What the F is the Point of This?

by Gedalyah Reback

The controversy about religion for many people is its habit of making you do seemingly mundane things and then calling them “holy.”

As if a lit candle had some inherent spiritual component, or our organs glowed every time we ate kosher food, or deteriorated a little every time we cut into a piece of pork.

The reality is that innate in their existence, the laws that tell us to rest on the 7th day, eat kosher food, not cut our sideburns, avoid razoring our beards, and so forth are relevant to the experience of a people apart. The Jewish people, are designated and portrayed by the Torah and our people’s own experience as a unique facet of humanity – no better and no worse than the peoples that live around, with and against us – but at its core a very different feature of human existence.

The Jewish people are the constant variable in a sequence of world events which are never ending, with the Torah even declaring we are an eternal people. The unique laws that we are required to perform play into this reality. Judaism does not require the conversion of non-Jews, in fact even declaring that the Jewish people will forever remain a small people. Not everyone in human existence will know the experience of being a Jew – being a member of the Covenant of Abraham.

The Jewish people are supposed to be here. It would not matter if this people was born out of the struggles of war or natural disaster rather than slavery. It would not matter if this people were born out of Africa, out of South America or out of Asia rather than Egypt, the Sinai Desert and Israel. We are a product of God that was meant to be a mainstay in human history, a guiding light and a feature of humanity’s staying power.

While we are told not to deviate our principles and our laws to right, nor to deviate our principles and our laws to left, we are that feature of stability for humanity. We are to make sure humanity does not deviate to the right, nor does it deviate to the left. As God as provided a constant to us in Halakhah, he has given humanity a constant X factor in the Jewish people. We are beyond just plain rhetoric, meant be a kingdom of priests and a holy nation.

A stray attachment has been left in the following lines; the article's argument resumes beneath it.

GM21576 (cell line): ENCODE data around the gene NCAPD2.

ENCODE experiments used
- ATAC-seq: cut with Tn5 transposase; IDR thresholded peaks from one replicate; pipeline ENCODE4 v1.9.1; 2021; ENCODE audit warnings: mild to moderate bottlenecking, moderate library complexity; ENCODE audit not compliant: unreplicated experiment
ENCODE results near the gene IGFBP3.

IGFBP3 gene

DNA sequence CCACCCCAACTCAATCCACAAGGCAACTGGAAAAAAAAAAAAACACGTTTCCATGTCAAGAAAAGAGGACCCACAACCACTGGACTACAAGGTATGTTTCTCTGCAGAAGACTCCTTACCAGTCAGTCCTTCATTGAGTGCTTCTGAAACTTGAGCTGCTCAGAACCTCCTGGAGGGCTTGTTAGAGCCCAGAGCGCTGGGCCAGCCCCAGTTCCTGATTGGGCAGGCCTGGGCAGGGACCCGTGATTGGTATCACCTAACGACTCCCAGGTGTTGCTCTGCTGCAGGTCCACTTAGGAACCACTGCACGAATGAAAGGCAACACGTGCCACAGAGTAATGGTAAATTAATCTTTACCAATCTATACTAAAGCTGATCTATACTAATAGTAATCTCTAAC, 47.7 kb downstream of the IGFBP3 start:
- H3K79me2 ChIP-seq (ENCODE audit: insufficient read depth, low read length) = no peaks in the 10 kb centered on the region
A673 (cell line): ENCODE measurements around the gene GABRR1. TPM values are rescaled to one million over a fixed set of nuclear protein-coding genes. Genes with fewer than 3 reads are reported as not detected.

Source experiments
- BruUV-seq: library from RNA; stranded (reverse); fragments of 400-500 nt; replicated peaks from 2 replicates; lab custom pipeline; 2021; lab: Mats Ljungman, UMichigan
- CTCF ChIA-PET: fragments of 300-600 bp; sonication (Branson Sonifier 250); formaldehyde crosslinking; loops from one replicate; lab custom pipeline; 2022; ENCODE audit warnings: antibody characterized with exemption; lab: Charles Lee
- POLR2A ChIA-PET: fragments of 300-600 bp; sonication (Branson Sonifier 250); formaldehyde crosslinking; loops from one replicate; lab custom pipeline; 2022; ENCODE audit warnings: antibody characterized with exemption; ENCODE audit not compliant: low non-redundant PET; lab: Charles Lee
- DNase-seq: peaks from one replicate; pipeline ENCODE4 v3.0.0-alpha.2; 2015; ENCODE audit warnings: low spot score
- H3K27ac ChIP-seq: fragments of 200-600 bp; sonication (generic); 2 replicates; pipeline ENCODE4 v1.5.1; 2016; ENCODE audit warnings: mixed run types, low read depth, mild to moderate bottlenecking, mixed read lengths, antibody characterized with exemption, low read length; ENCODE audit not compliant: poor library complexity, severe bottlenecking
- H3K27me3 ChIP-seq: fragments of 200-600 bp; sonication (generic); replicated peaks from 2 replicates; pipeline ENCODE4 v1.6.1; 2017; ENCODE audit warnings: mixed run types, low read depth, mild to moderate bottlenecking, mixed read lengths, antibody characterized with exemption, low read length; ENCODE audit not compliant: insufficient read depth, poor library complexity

So, that observance of law helps to mold who we are as a people, unique amongst the nations of the world. Our presence here, in some form, is necessary for the others. Maybe they are supposed to emulate us, or perhaps be influenced by us. But the course of human events would not be the same if it were not for the Jewish people maintaining this set of principles and this order of laws.

It keeps us disciplined, and focused on our lives and existence. I don’t think we should be absorbed by these laws, and isolate our communities to better maintain them. I think we should absorb the laws, and not be afraid to be challenged by the world around us. We did not become a faithful and trustworthy people on secluding ourselves and avoiding the problems the world throws our way. No person, Jewish or not, has ever solved a problem by avoiding confronting it.

These laws are a reality for us. It should be seen as ironic that the people who complain about the seemingly mundane rules are actually focusing on those seemingly MUNDANE rules. It only throws people off, rather than makes them curious. If someone were taking a test and did not understand a certain question, they would skip it and work on the other questions, coming back to it later. Not so many people these days are willing to give the strange questions within Judaism the same value or the same attention.

So while you are learning about how Judaism views heaven and hell, the messiah, the land of Israel and God, do not forget about the “little” things. You never know when the answer to those “big” questions are going to find themselves in the heart of the “little” things. Stopping yourself from turning on the TV on the Sabbath, or making sure a package has a kosher symbol on it are part of a bigger picture, and no puzzle is ever complete without all its pieces.

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